Committee of 40

The Commitee of 40 was hand-selected by Lovejoy superintendent, Carol Ray, and (2002-2003) school board members:
Rich Hickman (President), John Walsh, Sue Hoffman, Scott Drablos, Gary Rodenbaugh, John Helm, Bettye Petree.

The Committee of 40 were suppose to recommend to the Lovejoy School Board whether Lovejoy should expand to secondary.
Some attendees felt it was a representative group, but observers felt the committee was stacked with rubber-stamping school expansion supporters.

A TASB representative ran the meeting.
Seat placement for Committee members was prearranged with name plates.

Only two committee members who were very vocal against Lovejoy building secondary schools were appointed. They were not initially appointed, but contacted board members and insisted on being placed on the committee. Members were grouped by counting by 8 and the two known supporters of consolidating districts were put in separate groups.

Group activity was carefully controlled. There was no opportunity to discuss issues, especially finances.
The Delphi technique was effectively utilized to control the final vote of this committee.

Twenty five percent (10) of the committee signed a flyer in support of Lovejoy building secondary schools.


Three of these committee members are related, (brother, sister and mother-in-law).
This family sold the 70 acres to Lovejoy for the high school site and also own 150 acres across the street.

The land across the street from the new Lovejoy High School site had it's usage changed on the Lucas Comprehensive Plan to "mixed use" (commercial, high-density, apartments) while Lovejoy ISD school board member John Helm, also served as Chairman of Planning and Zoning for Lucas, Texas . The new high school site was located in Lucas ETJ. (John Helm also allegedly voted for Lovejoy to buy this property and to build secondary schools on this property.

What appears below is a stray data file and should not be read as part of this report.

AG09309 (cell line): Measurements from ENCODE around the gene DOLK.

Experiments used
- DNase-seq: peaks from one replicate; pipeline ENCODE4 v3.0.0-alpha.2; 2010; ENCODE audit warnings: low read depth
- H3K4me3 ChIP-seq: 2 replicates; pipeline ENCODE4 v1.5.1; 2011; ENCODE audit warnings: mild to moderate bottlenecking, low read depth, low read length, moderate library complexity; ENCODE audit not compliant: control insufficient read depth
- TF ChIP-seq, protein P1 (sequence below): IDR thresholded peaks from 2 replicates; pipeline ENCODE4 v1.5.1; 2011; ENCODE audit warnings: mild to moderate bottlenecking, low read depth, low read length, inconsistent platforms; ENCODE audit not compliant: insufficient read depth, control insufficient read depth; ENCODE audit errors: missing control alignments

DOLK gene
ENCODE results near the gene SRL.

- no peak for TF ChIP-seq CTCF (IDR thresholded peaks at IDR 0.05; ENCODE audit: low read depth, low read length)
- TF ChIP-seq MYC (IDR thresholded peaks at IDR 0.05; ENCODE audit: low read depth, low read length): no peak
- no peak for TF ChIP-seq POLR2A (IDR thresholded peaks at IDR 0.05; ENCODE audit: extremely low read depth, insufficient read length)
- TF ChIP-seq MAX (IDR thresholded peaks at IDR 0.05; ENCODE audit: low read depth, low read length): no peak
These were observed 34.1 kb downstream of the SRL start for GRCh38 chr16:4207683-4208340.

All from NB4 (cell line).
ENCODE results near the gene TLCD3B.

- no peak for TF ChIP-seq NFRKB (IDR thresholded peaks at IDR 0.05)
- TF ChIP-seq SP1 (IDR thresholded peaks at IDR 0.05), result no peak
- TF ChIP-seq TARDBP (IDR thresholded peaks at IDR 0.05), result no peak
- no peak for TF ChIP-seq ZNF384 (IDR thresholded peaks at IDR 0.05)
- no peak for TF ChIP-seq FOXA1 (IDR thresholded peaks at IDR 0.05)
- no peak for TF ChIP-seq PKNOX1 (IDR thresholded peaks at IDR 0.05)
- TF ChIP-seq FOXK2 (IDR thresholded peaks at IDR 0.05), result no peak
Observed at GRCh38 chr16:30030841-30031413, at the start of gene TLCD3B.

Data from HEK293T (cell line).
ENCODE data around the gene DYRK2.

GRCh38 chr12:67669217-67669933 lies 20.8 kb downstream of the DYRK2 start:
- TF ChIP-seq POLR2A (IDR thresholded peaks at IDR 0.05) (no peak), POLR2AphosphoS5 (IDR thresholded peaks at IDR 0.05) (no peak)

Unlike Lovejoy ISD, Lucas city meetings are tape recorded and are fairly detailed minutes.



Fifteen percent of the committee (6) were employed by the Lovejoy school district and very vocal in their support of building secondary schools.

  One is the election judge hired by Lovejoy ISD.
She was the election judge for consolidation election and bond election and sent out a blue postcard asking Lovejoy residents to vote against consolidating with Allen ISD (for Lovejoy building secondary schools).
She ran the consolidation election in violation of Texas Election code.

The Lovejoy School Board did not intend to let the Lovejoy ISD residents vote on whether to expand into secondary. Citizens worked to gather the 3600 signatures required to have a county judge call for the election. Once Lovejoy School Board members were aware that the signatures had been gathered, they opted to call for the election themselves.